The book covers a rough time in his life—medical treatment for a relatively rare cancer that he is living with. The cancer is slow growing but deadly—which Freedman said is a match for his memoir because it also describes his working style. He takes on large projects and works away at them bit by bit.

While he was being treated for cancer, he had a 240-page sketch book that his colleagues had given him, which he determined to make a journal of the experience by writing and drawing four pages a day (60 day treatment thus yields a 240-page book).

In his presentation, several points stood out to me.

For one thing, Freedman urged students not to buy into “writer’s block.” If you want to write, you must force yourself to actually write—to create something. And you also must allow yourself to surprise yourself by what you write. Let yourself go beyond your comfort zone in creating something new.

Freedman also noted how he wanted to do four pages a day to record the actual raw experience as it happened, rather than waiting and having his reflection less accurate due to the passage of time. But he also stated that the very act of writing about something necessarily distorts it.

Add to that the dynamic of the reader, who interprets whatever she perceives from her own perspective. (I have six sisters so most of my readers are female), and you understand how difficult true communication is.

Freedman speaks.

Freedman speaks.

But, the work of a writer stands apart from the writer. As creators, we ought not to be too disturbed by the notion that our works will be misinterpreted. The point is that readers legitimately can extract their own experience from our writing in surprising ways—in effect, the work , once published, stands apart from the writer and is not entirely his or hers anymore.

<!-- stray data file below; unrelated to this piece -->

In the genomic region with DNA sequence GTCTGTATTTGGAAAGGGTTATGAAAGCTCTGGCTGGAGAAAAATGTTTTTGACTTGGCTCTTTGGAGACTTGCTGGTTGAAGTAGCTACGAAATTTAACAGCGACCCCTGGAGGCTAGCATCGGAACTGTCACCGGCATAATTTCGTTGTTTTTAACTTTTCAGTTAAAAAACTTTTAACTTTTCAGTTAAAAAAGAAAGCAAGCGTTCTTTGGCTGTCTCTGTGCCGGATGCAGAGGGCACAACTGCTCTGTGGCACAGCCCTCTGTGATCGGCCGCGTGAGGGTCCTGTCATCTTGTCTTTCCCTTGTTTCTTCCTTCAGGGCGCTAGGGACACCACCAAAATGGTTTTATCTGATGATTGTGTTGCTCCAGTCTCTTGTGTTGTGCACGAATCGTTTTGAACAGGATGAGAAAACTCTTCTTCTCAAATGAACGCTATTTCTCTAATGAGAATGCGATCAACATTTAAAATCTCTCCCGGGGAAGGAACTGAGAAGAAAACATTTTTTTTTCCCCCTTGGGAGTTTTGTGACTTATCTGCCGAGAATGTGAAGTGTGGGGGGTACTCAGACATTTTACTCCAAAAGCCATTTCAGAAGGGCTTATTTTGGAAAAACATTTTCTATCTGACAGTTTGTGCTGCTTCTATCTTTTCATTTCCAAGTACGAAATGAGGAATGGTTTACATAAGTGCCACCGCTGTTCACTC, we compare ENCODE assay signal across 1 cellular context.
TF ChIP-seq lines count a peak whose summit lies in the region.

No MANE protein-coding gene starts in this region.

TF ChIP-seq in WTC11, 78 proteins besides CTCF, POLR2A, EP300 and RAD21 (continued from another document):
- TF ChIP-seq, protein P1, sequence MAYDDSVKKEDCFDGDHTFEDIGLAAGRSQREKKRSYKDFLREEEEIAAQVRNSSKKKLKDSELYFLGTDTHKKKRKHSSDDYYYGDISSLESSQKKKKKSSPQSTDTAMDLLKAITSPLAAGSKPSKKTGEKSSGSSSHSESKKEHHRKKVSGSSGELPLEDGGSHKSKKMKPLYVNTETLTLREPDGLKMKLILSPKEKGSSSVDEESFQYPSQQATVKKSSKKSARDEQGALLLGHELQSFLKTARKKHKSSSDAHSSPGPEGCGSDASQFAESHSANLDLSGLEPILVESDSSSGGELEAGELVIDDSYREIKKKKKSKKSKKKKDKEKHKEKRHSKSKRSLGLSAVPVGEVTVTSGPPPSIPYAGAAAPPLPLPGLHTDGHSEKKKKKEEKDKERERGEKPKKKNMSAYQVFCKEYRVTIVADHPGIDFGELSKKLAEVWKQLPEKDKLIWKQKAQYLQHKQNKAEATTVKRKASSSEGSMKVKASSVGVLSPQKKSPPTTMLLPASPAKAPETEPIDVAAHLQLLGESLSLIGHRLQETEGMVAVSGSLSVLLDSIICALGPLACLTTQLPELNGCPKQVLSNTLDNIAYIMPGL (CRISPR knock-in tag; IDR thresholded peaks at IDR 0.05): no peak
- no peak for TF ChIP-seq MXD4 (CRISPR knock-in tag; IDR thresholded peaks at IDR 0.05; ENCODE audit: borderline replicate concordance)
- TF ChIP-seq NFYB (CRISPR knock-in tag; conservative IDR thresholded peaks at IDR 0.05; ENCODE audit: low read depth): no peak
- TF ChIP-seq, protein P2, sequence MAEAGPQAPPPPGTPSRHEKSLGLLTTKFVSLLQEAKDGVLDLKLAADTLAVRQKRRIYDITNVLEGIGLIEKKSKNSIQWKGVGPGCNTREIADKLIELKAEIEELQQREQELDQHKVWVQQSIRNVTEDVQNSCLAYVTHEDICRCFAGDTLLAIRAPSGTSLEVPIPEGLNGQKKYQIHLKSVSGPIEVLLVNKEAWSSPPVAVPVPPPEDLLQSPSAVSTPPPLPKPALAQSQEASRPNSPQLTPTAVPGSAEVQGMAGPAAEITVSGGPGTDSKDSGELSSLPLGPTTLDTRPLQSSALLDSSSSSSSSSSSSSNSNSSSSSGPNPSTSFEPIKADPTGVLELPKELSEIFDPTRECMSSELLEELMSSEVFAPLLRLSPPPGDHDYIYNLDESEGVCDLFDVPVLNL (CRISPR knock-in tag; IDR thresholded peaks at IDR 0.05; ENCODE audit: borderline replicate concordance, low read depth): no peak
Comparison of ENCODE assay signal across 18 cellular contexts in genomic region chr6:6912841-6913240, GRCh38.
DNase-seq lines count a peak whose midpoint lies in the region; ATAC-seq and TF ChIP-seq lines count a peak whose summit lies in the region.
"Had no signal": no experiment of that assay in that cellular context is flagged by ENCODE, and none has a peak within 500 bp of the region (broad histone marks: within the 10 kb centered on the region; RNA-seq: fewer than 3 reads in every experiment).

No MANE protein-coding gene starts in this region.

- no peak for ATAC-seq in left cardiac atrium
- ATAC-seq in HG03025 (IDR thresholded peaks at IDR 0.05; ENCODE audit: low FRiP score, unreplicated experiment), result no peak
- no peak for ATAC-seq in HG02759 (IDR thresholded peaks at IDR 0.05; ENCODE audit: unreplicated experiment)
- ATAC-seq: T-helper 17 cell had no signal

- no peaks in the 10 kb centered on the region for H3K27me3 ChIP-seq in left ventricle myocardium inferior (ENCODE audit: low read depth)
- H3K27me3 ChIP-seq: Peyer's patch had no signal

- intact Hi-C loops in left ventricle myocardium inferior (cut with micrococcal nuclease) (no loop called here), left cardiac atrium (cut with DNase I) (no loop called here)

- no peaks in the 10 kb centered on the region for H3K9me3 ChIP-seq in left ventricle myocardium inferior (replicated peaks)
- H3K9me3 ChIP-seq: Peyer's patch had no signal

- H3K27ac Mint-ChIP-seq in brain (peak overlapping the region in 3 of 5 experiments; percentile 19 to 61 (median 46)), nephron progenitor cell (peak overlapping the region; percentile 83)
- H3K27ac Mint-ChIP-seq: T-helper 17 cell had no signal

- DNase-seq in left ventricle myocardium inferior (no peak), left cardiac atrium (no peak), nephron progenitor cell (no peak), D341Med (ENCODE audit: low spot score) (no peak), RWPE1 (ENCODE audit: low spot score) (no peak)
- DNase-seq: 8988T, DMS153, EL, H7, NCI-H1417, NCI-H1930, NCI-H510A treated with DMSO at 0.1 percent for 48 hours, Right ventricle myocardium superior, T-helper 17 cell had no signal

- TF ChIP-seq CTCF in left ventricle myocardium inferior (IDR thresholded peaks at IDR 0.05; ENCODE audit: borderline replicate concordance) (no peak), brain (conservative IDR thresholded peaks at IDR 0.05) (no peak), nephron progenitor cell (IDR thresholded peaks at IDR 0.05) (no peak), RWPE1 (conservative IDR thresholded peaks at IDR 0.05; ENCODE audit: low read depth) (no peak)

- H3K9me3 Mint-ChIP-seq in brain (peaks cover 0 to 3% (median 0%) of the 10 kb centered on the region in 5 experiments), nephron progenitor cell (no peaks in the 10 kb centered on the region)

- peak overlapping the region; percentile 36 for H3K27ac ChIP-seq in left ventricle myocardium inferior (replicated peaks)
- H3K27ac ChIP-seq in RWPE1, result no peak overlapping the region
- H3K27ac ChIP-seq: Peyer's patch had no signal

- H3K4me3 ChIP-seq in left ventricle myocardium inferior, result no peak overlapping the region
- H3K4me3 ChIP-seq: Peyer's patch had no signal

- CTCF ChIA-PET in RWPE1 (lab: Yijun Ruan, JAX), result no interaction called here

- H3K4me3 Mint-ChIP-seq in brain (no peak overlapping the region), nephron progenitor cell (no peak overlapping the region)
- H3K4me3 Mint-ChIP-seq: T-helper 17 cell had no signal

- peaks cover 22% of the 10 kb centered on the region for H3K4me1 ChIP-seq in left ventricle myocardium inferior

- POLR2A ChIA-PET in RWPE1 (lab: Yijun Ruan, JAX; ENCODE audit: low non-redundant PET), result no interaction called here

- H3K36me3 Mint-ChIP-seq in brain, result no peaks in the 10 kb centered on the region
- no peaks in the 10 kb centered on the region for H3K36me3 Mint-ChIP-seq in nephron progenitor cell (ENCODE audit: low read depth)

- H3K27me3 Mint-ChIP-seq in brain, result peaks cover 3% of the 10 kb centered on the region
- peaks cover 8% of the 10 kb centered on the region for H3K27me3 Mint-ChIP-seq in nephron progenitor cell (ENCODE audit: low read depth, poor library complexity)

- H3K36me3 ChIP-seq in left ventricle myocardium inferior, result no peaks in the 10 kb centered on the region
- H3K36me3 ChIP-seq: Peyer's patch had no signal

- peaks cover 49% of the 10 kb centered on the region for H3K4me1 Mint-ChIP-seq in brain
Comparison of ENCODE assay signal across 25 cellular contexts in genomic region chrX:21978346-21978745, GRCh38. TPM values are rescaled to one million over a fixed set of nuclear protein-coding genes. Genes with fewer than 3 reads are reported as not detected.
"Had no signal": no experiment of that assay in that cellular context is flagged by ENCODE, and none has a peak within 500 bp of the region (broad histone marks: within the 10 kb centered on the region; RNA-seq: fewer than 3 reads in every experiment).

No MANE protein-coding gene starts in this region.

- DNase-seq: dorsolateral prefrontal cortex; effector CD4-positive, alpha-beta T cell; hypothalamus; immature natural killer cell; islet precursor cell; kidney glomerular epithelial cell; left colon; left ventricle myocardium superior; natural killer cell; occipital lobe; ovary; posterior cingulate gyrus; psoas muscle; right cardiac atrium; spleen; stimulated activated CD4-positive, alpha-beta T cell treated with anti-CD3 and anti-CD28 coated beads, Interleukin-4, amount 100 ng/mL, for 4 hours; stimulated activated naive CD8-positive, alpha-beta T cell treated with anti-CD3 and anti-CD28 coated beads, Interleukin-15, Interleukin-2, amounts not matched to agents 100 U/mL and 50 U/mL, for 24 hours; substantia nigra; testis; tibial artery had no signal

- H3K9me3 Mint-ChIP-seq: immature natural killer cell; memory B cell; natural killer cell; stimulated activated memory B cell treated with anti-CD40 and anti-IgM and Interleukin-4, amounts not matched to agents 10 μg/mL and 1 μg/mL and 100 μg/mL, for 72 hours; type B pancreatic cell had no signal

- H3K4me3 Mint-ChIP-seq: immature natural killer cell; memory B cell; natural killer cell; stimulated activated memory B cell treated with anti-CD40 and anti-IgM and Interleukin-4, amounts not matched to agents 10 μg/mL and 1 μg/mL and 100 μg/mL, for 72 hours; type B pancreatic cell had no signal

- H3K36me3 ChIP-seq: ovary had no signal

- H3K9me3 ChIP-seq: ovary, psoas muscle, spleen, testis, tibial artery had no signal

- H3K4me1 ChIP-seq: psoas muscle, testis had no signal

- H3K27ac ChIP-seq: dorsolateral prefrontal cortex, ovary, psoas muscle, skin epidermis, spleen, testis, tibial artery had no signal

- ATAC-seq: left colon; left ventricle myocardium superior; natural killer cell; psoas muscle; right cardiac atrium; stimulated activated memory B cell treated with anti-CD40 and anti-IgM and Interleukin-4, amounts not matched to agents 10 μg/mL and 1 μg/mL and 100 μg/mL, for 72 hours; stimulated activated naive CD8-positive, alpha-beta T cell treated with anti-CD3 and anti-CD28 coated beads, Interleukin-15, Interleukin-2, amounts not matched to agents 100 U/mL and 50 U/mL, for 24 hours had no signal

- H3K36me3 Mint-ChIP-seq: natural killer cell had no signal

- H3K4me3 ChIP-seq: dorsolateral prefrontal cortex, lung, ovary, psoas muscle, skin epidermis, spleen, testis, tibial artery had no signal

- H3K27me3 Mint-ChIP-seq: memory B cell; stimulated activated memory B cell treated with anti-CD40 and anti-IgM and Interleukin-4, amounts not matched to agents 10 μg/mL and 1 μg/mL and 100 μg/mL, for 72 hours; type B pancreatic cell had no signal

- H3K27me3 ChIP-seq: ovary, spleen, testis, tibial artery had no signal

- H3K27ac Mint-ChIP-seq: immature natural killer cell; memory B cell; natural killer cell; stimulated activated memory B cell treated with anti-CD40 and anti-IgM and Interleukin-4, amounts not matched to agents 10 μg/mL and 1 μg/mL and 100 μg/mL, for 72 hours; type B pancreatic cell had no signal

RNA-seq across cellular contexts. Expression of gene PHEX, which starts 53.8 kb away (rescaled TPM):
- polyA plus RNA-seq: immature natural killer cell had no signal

Of course, I think some interpretations are more legitimate than others. I don’t think you can pin the Tate-LaBianca murders on the Beatles because Charles Manson was a lunatic when he listed to The White Album. But I find the notion that the work stands apart and has a unique impact on both its creator and its audience to be fascinating.

I guess creating something that has a life of its own is one way to cheat our mortal natures, a bit.

Nursing Professor Explores Deadly Flu
Second on our little tour of this temporary existence in the form of our event trio, we have Thursday night’s presentation by Dr. Mary Tarbox on the flu pandemic of 1918-1920.

World War I was a trauma that shaped our contemporary reality, which is one reason why we at Mount Mercy have had an almost semester-long rumination on various aspects of the war at its 100th anniversary. Our series ends Nov. 11 with a 7 p.m. concert and series of readings—come on down to the Chapel of Mercy if you can.

Anyway, I had arranged for Dr. Tarbox to speak in a large lecture hall in the nursing building, but when we learned how many nursing students were being bribed with credit by their professors to attend, it became obvious that hall would not do. So, Dr. Tarbox spoke instead in the Chapel of Mercy.

It was a sobering speech. As she noted, the flu pandemic that punctuated the end of World War I was the deadliest infectious disease event in the history of mankind—a fast-moving, highly contagious, airborne respiratory disease that swept across the globe in two great waves, aided in its migration first by American soldiers going to Europe to fight, and then by soldiers from everywhere returning home once the “guns of August” finally grew silent on Nov. 11, 1918. By comparison, so far the Ebola virus has sickened a total of around 13,000 people globally, and killed less than 5,000. True, Ebola is not yet over and history will record what it ends up being—but it’s likely to be a pale imitation of H1N1 flu virus, which claimed around 675,000 American lives among its many millions of victims worldwide.

The new strain of H1N1 in 1918 was apparently a deadly amalgam of flu viruses that orginated from pigs and chickens—it was a superbug that may have been born at Fort Riley, Kansas, were the first victims were servicemen disposing of waste materials from both animals.